Training and Hyper-Proteic Diets: Some Myths to Uncover

Proteins, sometimes defined as building blocks for your body, are essential macronutrients involved in the synthesis of body tissues and indeed are needed to build and keep your muscles mass. There is a wide spread belief that who train for endurance sports need a hyper-proteic diet, really eating more proteins than needed.

Everyone of use,  up to the elite athletes, has a need to a specific quantity of protein that can be calculated, at least to a good approximation, as a function of the personal body weight, muscle mass and training type and intensity.

Athletes do indeed need more proteins if compared to the average adult population, and this is true for strength training, to build and keep the mass, as well as for endurance training, as these latter activities do increase protein turnover, i.e. the re-building of muscular proteins due to the, possible, partial conversion of proteins into energy.

An average protein need, for a adult human being, defined as a function of body weight, has been set at 0.8 grams protein / kg of body weight. This can be increased to 1 g/kg for adults  doing regular physical activity two to three times a week. Athletes do need more, in a range that could be between 1.2-1.5 g/kg for endurance sports to 2 g/kg for strength training.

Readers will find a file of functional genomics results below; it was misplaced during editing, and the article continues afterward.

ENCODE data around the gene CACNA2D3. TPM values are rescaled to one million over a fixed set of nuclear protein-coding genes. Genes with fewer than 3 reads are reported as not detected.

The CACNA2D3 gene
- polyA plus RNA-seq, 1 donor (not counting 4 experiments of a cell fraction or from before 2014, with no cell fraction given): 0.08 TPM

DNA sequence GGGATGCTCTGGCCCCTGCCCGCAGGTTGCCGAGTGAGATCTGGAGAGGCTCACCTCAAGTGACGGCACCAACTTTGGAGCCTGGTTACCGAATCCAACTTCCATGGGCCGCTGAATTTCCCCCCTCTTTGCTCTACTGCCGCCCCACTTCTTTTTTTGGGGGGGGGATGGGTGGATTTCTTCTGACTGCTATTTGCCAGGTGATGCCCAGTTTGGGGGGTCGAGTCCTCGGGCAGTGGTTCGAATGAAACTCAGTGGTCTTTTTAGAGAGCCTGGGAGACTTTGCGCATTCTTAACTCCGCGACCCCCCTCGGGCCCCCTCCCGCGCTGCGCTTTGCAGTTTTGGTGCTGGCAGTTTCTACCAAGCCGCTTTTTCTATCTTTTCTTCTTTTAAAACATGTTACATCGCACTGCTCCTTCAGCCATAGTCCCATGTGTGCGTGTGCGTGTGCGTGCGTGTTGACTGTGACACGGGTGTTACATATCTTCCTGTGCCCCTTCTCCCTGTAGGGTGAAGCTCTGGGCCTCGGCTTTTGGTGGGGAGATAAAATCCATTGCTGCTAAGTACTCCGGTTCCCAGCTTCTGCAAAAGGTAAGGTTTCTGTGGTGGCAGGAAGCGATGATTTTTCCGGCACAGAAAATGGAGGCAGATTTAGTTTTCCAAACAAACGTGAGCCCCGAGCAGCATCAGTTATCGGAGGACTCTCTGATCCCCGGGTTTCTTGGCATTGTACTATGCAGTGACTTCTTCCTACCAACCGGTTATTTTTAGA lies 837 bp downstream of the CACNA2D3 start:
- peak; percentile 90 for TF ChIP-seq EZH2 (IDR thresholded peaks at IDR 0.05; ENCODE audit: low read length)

What is really important to consider is that the assumption of a bigger amount of proteins,  more than your real needs, will not give you any gain as your body would neither utilize the extra proteins nor keep and store them as it is possible with fats and sugars. The extra proteins will simply be eliminated.

This means that, if you follow a hyper-proteic diet you might simply feed yourself with extra proteins only to discard them.

Most recent studies indicated that, it  is extremely important not only to eat the correct amount of proteins during the day but to distribute that amount in small quantities,  say 20-25 g, during the day, within each meal, to get the best conversion into muscular mass.

Our suggestion is:

  • To start the day with a breakfast, including some protein sources like soy or low fat yogurt, tofu or fresh cheese (ricotta, as an example)
  • To have protein snacks like protein bars. 3Restore Peanut is so yummy and natural!
  • To avoid big consume of animal derived proteins that are rich in saturated fats and that provoke pro-inflammatory action. Use plant-based protein instead: 3Restore Powder is an excellent plant-powered product, for example.
  • To include some proteins in all your meals, giving preference to vegetable sources, like legumes, that,  together with cereals (think at beans and pasta!) will give you the balanced supply of all essential aminoacids. 



Jäger R. International Society of Sports Nutrition Position Stand: protein and exercise. J Int Soc Sports Nutr. 2017 Jun 20;14:20

Position of the Academy of Nutrition and Dietetics, Dietitians of Canada, and the American College of Sports Medicine: Nutrition and Athletic Performance. Journal Of The Academy Of Nutrition And Dietetics. March 2016 Volume 116 Number 3.

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